When a craving strikes, we tend to answer it mindlessly. Instead of reaching immediately for the snack, step back for a few seconds and think about it. This isn’t fool proof, but it’s often enough to make you rethink what you are about to do.
Are you prone to emotional eating? A simple redirect of your thoughts can snap you out of that mindless desire to eat. Ultimately, you know eating unhealthy food won't solve your stress. So try to take a moment to acknowledge that and find a healthier outlet.
Stress is one of the most common triggers for giving into cravings. According to surveys, more than one-third of adults regularly overeat as a reaction to stress. Anything you can do to lower your stress or manage it better will help you resist cravings.
Find healthier ways to react to stress than indulging in ice cream or a bag of chips. They should be simple and accessible, so it’s as easy as getting a snack from the cupboard. For instance, take a five-minute walk outside or make a cup of herbal tea to unwind. Having a replacement stress buster on hand makes it easier to choose the alternative over the snack.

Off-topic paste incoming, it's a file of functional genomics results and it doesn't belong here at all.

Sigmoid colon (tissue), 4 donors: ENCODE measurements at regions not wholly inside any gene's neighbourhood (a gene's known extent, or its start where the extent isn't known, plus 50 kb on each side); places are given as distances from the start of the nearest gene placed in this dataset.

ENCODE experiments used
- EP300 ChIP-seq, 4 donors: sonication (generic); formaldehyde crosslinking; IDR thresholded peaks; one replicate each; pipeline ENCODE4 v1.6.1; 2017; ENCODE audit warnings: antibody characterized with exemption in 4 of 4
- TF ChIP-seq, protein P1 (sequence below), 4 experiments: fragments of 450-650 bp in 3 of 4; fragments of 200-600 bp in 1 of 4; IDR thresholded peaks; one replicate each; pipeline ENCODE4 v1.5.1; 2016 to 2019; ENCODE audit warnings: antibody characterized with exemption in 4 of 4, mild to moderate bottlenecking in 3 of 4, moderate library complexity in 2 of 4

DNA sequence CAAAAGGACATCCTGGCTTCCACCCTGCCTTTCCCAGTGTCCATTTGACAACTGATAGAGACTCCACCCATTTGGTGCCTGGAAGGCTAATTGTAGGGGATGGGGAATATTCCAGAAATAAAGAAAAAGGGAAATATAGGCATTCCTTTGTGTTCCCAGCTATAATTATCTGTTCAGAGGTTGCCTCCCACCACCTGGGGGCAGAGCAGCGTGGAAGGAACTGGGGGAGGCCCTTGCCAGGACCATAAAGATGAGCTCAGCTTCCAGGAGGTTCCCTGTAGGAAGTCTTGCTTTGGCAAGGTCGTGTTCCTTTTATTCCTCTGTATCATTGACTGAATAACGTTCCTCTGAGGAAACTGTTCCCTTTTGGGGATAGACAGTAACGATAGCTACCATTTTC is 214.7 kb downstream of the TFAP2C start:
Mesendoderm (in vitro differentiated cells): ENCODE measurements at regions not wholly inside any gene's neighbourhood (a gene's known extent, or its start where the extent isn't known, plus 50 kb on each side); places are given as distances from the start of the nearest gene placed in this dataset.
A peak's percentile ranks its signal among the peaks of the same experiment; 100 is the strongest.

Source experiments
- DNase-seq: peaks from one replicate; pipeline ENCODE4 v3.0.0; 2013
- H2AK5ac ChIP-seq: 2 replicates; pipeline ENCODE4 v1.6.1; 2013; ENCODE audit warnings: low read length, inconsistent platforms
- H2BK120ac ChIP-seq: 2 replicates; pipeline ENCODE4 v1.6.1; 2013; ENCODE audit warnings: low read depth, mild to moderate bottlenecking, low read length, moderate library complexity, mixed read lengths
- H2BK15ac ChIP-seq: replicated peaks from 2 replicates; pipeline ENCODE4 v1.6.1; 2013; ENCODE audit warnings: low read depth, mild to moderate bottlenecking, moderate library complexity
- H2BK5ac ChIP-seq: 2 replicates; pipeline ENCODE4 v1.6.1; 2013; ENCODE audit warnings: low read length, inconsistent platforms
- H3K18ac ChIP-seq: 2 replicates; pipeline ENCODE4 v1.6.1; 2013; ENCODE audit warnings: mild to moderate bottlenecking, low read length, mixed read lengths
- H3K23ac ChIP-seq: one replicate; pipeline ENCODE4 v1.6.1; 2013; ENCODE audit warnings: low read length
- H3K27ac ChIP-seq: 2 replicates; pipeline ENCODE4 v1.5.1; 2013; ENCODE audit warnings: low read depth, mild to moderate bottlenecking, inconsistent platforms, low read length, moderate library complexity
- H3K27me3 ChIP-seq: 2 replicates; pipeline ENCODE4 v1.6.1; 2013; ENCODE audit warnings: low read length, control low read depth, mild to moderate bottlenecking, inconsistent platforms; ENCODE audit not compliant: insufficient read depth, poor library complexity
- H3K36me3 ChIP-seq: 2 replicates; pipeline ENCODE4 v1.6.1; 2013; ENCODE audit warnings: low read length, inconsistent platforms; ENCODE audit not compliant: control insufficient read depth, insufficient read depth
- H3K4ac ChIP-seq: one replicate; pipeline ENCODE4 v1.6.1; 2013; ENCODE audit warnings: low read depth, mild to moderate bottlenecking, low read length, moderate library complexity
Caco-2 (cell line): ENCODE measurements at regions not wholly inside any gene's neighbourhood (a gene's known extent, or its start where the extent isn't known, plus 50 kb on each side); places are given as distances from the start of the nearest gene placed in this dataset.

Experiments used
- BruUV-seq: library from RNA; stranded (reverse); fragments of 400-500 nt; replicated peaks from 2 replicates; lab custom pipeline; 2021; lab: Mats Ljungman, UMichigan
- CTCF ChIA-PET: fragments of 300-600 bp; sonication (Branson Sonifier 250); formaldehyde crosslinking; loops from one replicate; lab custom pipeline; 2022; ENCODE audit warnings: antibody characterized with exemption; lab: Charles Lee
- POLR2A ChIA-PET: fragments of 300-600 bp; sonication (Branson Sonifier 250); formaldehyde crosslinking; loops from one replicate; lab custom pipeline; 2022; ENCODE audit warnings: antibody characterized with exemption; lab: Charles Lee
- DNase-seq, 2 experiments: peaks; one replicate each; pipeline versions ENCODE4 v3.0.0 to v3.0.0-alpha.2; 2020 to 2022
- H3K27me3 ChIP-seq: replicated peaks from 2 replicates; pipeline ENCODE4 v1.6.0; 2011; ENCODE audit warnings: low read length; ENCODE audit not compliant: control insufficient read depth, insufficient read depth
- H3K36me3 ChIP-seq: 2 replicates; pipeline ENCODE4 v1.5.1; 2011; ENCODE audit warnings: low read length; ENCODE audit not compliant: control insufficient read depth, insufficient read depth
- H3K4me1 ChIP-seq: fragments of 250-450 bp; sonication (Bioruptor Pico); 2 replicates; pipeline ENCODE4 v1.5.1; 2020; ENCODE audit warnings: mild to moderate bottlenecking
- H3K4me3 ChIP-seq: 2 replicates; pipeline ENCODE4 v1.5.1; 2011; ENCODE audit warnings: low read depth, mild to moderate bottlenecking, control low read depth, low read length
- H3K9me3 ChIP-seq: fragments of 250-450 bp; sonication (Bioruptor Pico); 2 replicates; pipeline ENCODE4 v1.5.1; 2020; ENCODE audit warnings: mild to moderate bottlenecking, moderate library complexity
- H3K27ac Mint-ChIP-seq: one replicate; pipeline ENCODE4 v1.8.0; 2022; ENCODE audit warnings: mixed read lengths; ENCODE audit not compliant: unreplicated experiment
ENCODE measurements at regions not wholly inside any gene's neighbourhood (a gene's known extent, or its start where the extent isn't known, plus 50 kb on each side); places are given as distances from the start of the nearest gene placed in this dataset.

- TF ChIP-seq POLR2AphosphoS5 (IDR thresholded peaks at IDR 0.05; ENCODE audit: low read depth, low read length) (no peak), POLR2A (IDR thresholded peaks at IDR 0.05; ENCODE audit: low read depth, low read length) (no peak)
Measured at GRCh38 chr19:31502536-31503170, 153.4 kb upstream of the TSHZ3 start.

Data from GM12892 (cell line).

In addition to coping with stress, certain lifestyle habits will naturally make you more resilient to stressors. More exercise, time spent outdoors, and adequate sleep will make you feel less stressed and more in control of your food choices.
Did you know that specific food—healthy food—actually fights stress? Try these snacks the next time stress pushes you to eat a chocolate bar.
If you have ever shopped at the grocery store on an empty stomach, you understand the wisdom of this tip. Hunger means having a big appetite for all of your worst cravings, so don’t let yourself get to that point.